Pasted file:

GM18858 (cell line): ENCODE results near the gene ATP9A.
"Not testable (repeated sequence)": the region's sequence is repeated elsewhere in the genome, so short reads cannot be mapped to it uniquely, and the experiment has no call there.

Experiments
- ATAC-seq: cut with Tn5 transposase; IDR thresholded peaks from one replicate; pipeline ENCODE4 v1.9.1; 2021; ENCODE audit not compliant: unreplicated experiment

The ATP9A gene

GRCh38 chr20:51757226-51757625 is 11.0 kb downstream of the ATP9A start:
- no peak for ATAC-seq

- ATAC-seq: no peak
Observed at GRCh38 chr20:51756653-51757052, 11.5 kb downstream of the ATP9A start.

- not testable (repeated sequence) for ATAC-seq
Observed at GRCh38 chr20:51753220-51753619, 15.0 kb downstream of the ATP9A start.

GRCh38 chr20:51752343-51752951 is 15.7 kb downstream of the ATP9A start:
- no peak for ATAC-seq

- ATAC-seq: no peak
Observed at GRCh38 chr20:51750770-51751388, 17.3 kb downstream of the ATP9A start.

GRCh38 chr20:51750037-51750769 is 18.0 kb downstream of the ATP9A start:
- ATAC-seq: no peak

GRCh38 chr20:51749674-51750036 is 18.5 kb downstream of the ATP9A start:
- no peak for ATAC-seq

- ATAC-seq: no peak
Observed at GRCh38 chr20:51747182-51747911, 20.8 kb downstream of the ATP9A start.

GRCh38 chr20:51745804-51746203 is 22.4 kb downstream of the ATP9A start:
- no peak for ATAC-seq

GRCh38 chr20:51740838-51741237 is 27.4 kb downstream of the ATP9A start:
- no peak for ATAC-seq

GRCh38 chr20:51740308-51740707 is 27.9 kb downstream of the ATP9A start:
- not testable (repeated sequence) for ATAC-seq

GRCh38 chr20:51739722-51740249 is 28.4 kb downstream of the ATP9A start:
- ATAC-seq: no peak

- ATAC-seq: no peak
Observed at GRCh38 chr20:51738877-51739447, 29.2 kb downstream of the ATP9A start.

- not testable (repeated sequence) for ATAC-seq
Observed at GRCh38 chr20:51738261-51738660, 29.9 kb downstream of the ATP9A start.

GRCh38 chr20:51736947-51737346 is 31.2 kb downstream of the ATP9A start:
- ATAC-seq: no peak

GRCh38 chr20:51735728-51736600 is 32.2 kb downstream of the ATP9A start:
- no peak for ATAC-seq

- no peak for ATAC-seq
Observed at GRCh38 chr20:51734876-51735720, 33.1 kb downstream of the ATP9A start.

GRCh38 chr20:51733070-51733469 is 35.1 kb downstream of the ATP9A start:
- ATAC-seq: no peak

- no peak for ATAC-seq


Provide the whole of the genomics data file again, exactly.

GM18858 (cell line): ENCODE results near the gene ATP9A.
"Not testable (repeated sequence)": the region's sequence is repeated elsewhere in the genome, so short reads cannot be mapped to it uniquely, and the experiment has no call there.

Experiments
- ATAC-seq: cut with Tn5 transposase; IDR thresholded peaks from one replicate; pipeline ENCODE4 v1.9.1; 2021; ENCODE audit not compliant: unreplicated experiment

The ATP9A gene

GRCh38 chr20:51757226-51757625 is 11.0 kb downstream of the ATP9A start:
- no peak for ATAC-seq

- ATAC-seq: no peak
Observed at GRCh38 chr20:51756653-51757052, 11.5 kb downstream of the ATP9A start.

- not testable (repeated sequence) for ATAC-seq
Observed at GRCh38 chr20:51753220-51753619, 15.0 kb downstream of the ATP9A start.

GRCh38 chr20:51752343-51752951 is 15.7 kb downstream of the ATP9A start:
- no peak for ATAC-seq

- ATAC-seq: no peak
Observed at GRCh38 chr20:51750770-51751388, 17.3 kb downstream of the ATP9A start.

GRCh38 chr20:51750037-51750769 is 18.0 kb downstream of the ATP9A start:
- ATAC-seq: no peak

GRCh38 chr20:51749674-51750036 is 18.5 kb downstream of the ATP9A start:
- no peak for ATAC-seq

- ATAC-seq: no peak
Observed at GRCh38 chr20:51747182-51747911, 20.8 kb downstream of the ATP9A start.

GRCh38 chr20:51745804-51746203 is 22.4 kb downstream of the ATP9A start:
- no peak for ATAC-seq

GRCh38 chr20:51740838-51741237 is 27.4 kb downstream of the ATP9A start:
- no peak for ATAC-seq

GRCh38 chr20:51740308-51740707 is 27.9 kb downstream of the ATP9A start:
- not testable (repeated sequence) for ATAC-seq

GRCh38 chr20:51739722-51740249 is 28.4 kb downstream of the ATP9A start:
- ATAC-seq: no peak

- ATAC-seq: no peak
Observed at GRCh38 chr20:51738877-51739447, 29.2 kb downstream of the ATP9A start.

- not testable (repeated sequence) for ATAC-seq
Observed at GRCh38 chr20:51738261-51738660, 29.9 kb downstream of the ATP9A start.

GRCh38 chr20:51736947-51737346 is 31.2 kb downstream of the ATP9A start:
- ATAC-seq: no peak

GRCh38 chr20:51735728-51736600 is 32.2 kb downstream of the ATP9A start:
- no peak for ATAC-seq

- no peak for ATAC-seq
Observed at GRCh38 chr20:51734876-51735720, 33.1 kb downstream of the ATP9A start.

GRCh38 chr20:51733070-51733469 is 35.1 kb downstream of the ATP9A start:
- ATAC-seq: no peak

- no peak for ATAC-seq